“Education is the most powerful weapon which you can use to change the world,” said South African leader Nelson Mandela. That was in 1990, before climate change came onto most people’s radar. Can we apply Mandela’s prescription to climate, and if so, what are the best ways?
Education experts Radhika Iyengar and Cassie Xu have teamed up to write Climate Change Education, a book that explores how to engage the public, from schoolchildren to graduate students and beyond. It is the seventh in a series of primers from Columbia University’s Earth Institute that focus on practical sustainability issues.
I interviewed Iyengar and Xu jointly by email about the challenges facing educators, and what they believe are the best practices for educating people of all ages about climate change.
Is teaching about climate change different from teaching other subjects?Climate change is multidimensional and transdisciplinary, so a systems method is the best approach. This is not a totally new way of teaching or learning, but it does require us to think about how to connect subjects such as history, policy, biology, geochemistry and economics. For example, we need to understand how cities are built in order to understand their level of resilience against climate disasters, how governing bodies at different levels can make effective policies, and how we can include the voices of all people to protect our environment.
Should education be confined to the classroom, or are there other routes?
We extend the meaning of education to include informal settings, and communities. We include the work of nonprofits, some of which are exemplars globally. We believe that learning is the result of many different experiences that someone has. It does not just take place in the classroom, and does not end when we leave a schooling environment; it is lifelong. Learning opportunities can be created regardless of the setting. Our hope is that through flexibility, creativity and strategy, educators can instill a sense of lifelong learning in learners anywhere and everywhere.
Are there limits to what education can do? For instance, how effectively can it compete with widespread mis- and disinformation about climate change, and seemingly immovable political attitudes?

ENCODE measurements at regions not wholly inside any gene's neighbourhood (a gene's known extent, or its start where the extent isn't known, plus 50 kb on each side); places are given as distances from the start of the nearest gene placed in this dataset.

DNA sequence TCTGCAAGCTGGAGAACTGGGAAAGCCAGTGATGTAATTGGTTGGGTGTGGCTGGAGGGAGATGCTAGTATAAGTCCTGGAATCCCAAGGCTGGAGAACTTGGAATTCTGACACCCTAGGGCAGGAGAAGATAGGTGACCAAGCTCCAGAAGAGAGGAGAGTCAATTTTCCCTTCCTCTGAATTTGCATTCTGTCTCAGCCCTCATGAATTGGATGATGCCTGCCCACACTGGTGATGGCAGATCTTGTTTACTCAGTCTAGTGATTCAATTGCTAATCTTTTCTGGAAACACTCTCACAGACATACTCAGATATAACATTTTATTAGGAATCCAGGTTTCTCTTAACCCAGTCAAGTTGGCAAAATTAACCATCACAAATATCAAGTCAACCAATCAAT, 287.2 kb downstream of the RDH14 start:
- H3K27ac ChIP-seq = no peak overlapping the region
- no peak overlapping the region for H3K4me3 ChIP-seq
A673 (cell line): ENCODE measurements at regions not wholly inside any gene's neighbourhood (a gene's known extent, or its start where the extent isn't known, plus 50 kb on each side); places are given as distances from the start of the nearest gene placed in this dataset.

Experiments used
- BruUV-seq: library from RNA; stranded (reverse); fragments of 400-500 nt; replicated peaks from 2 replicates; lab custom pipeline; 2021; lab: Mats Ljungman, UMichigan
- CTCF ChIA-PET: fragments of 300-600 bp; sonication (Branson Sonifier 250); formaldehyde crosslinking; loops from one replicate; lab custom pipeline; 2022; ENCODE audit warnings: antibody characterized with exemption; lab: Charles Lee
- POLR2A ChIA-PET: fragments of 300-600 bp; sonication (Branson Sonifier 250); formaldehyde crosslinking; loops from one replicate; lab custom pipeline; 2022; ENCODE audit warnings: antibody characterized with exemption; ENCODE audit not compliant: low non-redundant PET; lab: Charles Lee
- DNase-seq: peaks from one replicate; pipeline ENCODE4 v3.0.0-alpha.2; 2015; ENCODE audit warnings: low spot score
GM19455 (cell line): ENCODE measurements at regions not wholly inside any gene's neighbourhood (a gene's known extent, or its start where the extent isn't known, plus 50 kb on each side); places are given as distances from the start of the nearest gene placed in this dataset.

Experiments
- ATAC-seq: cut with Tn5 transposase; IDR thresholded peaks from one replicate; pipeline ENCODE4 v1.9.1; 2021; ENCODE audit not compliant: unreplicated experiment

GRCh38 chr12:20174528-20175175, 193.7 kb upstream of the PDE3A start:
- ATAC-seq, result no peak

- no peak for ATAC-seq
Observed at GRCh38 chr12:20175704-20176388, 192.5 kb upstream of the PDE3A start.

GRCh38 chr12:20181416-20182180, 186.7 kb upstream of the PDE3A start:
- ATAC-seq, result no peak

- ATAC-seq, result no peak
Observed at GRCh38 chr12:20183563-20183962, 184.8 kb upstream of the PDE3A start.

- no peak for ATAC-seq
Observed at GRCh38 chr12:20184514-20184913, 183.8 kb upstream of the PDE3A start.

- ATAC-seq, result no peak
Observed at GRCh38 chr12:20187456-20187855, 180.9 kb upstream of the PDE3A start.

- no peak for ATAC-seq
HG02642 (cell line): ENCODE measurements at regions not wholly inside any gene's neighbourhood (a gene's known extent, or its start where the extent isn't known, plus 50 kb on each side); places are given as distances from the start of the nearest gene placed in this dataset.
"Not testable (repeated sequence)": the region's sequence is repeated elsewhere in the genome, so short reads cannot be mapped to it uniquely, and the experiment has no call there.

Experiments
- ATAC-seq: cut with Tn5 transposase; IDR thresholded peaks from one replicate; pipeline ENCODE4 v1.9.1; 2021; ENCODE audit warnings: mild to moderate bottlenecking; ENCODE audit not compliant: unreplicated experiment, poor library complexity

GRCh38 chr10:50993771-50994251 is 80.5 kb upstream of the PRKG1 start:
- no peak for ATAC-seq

Formal education is a very slow process. There are standards to abide by, curricular frameworks to honor, integrated lesson plans to be developed, textbooks to be written. Teachers need professional development time. There are challenges regarding equitable access to education. All this requires new budget lines, dedicated professionals, and a will to create change. More complications arise when political parties begin to influence what learners might see. It can be highly frustrating to have loud opinions override scientific knowledge and fact.
However, we believe that there has been much progress in many countries, and many promising local initiatives here in the United States. Young voices out on the street understand the urgency of climate education more than the adults. They are asking questions, and those questions need to be addressed systematically across all subjects, both in and out of school. Young learners have more information from various media than ever before. They are more aware and more critical of the answers they receive, and frankly, they are losing patience. The education community is on the hook, and is being made more accountable by students themselves.
Knowledge about climate change is continually evolving. Does this present a challenge?
While the speed of knowledge and research is fast, it is not necessarily a bad thing; we see it as an opportunity to have more meaningful conversations. New knowledge allows us to stay updated with real-time information and integrate this into various learning environments. We hope our primer is a call to all educators to take the resources we have offered as a start to begin important discussions. As knowledge evolves, educators can use the book as a foundation that allows them to further their teaching and learning efforts.
Should climate education focus solely on science?
We provide a systems thinking view because we believe that climate education should not be limited to science. While fundamental scientific knowledge is important, climate change does not just impact our environment, but humanity. We need to be discussing things like migration, displacement, and climatic and human-made disasters. It’s a global challenge with local components, and therefore it must go beyond science classrooms.